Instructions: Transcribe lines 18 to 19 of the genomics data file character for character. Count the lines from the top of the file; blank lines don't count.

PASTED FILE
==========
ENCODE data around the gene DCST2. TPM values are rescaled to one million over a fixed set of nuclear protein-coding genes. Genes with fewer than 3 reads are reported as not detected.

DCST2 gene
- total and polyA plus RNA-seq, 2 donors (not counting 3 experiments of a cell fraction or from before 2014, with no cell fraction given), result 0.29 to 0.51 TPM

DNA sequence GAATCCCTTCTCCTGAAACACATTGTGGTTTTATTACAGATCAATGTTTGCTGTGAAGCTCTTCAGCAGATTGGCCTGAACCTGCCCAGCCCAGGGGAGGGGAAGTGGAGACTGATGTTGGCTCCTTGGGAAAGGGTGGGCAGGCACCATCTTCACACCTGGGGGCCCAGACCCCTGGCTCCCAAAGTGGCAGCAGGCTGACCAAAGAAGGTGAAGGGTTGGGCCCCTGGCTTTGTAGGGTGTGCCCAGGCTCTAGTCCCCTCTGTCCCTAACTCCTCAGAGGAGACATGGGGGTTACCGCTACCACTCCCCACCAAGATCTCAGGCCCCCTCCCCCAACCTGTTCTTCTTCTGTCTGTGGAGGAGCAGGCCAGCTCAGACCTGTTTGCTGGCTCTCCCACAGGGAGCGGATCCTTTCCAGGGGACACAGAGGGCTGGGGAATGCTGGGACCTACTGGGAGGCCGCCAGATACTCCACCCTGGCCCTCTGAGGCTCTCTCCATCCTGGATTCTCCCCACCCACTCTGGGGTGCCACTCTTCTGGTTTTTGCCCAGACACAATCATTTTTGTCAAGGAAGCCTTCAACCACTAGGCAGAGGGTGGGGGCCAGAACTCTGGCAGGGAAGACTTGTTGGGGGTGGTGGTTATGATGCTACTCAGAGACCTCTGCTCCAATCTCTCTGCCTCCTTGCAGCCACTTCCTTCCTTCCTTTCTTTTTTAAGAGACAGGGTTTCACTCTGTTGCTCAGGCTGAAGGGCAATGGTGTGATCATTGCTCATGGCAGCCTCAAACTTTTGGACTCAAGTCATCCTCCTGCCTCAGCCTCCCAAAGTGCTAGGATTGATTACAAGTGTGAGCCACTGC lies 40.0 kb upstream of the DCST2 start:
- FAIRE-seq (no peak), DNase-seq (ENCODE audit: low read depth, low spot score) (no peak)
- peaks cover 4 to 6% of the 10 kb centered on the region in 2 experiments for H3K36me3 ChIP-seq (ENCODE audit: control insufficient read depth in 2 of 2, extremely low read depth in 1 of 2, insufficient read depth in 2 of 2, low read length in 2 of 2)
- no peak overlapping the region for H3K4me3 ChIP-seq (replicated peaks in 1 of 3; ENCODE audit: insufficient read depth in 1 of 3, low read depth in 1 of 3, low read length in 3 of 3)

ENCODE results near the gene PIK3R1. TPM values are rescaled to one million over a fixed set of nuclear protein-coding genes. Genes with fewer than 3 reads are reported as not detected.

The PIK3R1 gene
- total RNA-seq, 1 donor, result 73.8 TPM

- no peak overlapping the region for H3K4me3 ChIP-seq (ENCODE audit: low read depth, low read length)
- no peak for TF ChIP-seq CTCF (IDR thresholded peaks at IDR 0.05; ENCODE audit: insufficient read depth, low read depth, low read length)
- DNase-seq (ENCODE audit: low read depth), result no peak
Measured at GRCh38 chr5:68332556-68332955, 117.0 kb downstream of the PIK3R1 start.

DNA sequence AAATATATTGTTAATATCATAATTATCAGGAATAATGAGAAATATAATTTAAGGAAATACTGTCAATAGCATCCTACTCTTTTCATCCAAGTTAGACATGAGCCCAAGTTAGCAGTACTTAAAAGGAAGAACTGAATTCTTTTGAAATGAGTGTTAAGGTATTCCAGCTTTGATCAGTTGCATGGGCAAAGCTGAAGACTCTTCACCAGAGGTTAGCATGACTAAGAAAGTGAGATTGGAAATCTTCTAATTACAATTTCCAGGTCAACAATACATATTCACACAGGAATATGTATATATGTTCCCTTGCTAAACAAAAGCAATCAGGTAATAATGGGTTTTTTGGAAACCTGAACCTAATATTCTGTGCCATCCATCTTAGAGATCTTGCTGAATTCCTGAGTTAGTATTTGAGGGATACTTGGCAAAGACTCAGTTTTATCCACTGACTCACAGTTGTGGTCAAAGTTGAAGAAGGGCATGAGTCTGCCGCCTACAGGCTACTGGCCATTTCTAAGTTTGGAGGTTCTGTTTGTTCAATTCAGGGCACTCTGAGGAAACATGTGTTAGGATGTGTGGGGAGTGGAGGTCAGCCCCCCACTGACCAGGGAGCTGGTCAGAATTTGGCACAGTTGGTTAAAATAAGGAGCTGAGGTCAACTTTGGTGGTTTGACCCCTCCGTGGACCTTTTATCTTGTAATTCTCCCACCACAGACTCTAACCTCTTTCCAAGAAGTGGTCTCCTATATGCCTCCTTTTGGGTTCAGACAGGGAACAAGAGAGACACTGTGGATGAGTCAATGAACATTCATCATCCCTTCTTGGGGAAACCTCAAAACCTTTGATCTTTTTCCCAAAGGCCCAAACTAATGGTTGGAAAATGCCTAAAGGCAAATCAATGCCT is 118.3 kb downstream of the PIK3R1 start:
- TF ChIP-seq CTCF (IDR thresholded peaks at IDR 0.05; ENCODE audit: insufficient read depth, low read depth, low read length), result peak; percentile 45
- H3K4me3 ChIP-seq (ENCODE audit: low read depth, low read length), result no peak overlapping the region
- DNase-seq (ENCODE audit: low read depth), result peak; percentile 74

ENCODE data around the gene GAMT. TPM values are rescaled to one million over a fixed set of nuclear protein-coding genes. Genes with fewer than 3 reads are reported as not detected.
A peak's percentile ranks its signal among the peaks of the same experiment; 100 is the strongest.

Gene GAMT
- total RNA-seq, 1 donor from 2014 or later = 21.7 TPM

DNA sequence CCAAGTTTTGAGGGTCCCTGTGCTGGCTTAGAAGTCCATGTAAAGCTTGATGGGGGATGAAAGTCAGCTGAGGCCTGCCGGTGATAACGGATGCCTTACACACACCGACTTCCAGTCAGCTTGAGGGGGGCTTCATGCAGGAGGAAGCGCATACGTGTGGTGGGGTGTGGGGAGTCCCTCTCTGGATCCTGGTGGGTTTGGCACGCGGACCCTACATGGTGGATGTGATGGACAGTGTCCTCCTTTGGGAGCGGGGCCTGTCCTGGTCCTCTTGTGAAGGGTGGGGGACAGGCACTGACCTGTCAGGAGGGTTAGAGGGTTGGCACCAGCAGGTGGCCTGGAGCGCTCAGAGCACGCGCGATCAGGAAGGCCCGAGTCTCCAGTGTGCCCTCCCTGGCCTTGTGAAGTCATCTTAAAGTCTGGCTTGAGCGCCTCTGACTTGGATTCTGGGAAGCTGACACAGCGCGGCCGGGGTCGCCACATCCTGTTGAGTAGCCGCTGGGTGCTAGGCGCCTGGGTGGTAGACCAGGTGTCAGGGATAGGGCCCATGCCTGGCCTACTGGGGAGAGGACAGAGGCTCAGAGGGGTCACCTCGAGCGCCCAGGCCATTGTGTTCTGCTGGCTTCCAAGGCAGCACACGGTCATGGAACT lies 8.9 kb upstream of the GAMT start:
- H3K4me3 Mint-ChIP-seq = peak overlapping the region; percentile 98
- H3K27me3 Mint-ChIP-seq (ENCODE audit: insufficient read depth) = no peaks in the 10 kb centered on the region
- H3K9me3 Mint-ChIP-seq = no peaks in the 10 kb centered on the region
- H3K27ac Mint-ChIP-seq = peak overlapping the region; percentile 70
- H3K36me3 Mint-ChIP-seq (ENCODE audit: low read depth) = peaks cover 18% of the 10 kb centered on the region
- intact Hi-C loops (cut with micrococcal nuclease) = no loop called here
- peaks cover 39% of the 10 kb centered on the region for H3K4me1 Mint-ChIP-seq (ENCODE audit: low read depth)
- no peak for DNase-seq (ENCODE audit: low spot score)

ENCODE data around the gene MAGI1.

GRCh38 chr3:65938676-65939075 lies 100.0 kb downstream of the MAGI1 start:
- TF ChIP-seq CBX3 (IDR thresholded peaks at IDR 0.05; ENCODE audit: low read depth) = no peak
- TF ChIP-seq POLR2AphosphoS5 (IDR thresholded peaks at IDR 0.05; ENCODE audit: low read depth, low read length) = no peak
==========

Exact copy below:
- DNase-seq (ENCODE audit: low read depth), result peak; percentile 74

ENCODE data around the gene GAMT. TPM values are rescaled to one million over a fixed set of nuclear protein-coding genes. Genes with fewer than 3 reads are reported as not detected.